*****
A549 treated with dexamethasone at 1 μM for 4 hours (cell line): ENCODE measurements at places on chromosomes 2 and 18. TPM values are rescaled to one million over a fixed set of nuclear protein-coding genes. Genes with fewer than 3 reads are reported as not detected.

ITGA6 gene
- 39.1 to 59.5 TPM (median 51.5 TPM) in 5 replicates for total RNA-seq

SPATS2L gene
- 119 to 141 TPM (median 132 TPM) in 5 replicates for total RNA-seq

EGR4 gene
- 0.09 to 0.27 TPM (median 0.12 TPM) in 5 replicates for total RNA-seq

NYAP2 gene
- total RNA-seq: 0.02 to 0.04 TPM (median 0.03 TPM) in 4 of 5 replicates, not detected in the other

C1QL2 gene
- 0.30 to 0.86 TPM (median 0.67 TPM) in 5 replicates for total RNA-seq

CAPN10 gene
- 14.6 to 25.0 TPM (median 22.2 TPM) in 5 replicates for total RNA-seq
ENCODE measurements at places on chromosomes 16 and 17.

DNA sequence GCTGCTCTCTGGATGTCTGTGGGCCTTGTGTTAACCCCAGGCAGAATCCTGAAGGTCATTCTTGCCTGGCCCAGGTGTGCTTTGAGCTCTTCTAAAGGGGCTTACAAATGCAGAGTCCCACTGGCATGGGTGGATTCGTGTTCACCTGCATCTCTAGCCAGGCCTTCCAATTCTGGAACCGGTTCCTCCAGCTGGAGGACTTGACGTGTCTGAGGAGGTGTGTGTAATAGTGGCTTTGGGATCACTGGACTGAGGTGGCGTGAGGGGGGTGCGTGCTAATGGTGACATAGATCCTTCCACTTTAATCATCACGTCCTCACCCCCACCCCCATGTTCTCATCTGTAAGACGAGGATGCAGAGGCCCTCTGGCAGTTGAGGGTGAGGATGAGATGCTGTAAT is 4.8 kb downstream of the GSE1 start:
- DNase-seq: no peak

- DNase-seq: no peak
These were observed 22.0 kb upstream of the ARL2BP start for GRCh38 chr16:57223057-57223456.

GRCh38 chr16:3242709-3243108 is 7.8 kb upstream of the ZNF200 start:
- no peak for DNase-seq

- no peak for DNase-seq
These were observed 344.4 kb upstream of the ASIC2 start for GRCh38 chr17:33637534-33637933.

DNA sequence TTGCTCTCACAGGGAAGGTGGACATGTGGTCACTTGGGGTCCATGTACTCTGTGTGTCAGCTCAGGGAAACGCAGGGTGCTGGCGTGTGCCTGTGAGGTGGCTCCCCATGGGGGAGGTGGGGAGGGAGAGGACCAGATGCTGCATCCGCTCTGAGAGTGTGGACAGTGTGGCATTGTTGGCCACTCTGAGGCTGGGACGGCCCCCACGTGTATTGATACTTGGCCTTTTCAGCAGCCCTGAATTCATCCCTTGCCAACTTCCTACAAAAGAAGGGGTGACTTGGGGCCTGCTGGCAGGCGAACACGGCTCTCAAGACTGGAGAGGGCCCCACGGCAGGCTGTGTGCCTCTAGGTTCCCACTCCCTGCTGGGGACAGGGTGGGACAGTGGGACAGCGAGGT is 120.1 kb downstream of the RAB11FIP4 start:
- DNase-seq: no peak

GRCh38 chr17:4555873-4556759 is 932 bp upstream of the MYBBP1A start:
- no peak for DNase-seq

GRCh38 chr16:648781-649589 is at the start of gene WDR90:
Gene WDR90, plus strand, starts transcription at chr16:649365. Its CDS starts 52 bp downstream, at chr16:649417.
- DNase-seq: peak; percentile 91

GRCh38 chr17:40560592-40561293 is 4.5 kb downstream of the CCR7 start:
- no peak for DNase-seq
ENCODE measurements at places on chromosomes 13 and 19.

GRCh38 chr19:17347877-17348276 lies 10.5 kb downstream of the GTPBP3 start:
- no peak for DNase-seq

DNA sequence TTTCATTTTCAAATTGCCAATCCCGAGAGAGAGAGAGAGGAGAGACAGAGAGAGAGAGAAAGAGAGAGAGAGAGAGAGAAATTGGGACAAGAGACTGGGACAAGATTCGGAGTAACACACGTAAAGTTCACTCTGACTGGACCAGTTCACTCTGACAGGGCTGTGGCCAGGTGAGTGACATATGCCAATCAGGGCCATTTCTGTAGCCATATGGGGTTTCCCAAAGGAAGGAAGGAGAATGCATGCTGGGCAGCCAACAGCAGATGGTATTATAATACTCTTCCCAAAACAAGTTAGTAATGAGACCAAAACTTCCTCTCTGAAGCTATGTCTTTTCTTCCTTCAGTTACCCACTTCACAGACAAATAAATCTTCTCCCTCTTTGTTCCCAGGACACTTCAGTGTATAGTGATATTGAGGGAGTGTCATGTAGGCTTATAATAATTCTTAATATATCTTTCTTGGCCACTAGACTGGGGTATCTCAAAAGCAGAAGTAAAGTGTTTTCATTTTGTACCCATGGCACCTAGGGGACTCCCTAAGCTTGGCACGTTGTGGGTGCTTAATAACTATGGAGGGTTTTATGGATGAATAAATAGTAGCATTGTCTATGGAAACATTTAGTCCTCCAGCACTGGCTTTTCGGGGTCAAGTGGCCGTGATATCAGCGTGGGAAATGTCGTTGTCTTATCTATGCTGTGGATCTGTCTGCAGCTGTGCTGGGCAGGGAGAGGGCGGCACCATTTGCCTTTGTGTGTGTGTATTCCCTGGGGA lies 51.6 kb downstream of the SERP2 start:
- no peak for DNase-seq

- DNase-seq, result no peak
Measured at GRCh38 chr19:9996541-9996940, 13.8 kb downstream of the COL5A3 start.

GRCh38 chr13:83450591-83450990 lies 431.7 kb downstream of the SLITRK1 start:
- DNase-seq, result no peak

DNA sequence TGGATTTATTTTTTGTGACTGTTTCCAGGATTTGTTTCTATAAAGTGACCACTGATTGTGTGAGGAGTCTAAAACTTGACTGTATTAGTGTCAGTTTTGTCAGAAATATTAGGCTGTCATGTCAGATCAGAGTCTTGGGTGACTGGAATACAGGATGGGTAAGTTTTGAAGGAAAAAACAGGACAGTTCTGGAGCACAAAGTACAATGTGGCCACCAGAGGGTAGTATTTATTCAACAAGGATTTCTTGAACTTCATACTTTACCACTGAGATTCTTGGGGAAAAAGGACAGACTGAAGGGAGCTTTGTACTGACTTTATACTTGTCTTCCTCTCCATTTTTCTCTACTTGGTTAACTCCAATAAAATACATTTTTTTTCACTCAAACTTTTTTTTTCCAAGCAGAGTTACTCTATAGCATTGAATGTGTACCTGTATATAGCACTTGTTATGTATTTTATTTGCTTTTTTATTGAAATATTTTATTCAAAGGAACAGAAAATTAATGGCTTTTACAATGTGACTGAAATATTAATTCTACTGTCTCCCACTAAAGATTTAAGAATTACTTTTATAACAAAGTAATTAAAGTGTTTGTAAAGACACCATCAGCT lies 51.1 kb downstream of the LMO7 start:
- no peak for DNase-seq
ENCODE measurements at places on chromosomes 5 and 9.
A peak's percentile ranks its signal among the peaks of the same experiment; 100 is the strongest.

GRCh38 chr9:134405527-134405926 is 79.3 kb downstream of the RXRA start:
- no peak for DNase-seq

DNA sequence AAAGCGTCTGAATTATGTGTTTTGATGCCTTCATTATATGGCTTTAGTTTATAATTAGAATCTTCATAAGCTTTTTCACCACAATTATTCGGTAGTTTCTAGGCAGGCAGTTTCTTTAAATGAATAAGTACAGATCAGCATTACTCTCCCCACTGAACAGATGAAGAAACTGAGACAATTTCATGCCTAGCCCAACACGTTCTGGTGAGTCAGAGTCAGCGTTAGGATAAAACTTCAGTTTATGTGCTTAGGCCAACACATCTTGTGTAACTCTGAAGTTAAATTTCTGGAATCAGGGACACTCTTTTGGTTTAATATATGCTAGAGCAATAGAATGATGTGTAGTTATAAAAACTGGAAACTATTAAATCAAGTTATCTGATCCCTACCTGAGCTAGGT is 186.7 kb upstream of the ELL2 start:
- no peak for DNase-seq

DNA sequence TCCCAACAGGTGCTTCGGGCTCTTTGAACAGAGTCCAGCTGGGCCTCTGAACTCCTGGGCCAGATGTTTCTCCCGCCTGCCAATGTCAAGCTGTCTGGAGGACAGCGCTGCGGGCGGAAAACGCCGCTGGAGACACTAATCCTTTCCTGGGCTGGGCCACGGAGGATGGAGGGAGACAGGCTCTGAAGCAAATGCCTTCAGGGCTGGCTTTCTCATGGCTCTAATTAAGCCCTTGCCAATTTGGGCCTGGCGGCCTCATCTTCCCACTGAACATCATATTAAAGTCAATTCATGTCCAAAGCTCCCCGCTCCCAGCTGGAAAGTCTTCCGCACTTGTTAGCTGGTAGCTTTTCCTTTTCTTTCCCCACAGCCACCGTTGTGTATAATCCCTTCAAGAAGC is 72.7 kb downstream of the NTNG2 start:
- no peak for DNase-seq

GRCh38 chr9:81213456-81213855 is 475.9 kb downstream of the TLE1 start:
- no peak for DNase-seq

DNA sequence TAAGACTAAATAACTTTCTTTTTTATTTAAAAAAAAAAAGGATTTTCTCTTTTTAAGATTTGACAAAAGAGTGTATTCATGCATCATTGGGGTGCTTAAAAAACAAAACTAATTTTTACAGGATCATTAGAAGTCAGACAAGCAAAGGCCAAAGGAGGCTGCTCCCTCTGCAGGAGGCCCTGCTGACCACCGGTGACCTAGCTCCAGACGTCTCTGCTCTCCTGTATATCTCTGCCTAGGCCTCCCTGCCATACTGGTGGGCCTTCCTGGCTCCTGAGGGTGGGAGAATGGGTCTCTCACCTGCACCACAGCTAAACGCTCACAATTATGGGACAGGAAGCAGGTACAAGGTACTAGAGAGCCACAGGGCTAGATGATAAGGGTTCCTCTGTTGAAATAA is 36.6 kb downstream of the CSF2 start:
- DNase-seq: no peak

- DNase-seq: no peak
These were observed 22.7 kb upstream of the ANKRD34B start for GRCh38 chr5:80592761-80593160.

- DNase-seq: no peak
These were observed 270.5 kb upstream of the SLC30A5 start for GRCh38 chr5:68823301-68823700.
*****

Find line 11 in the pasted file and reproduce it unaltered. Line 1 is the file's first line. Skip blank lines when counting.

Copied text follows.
- 0.30 to 0.86 TPM (median 0.67 TPM) in 5 replicates for total RNA-seq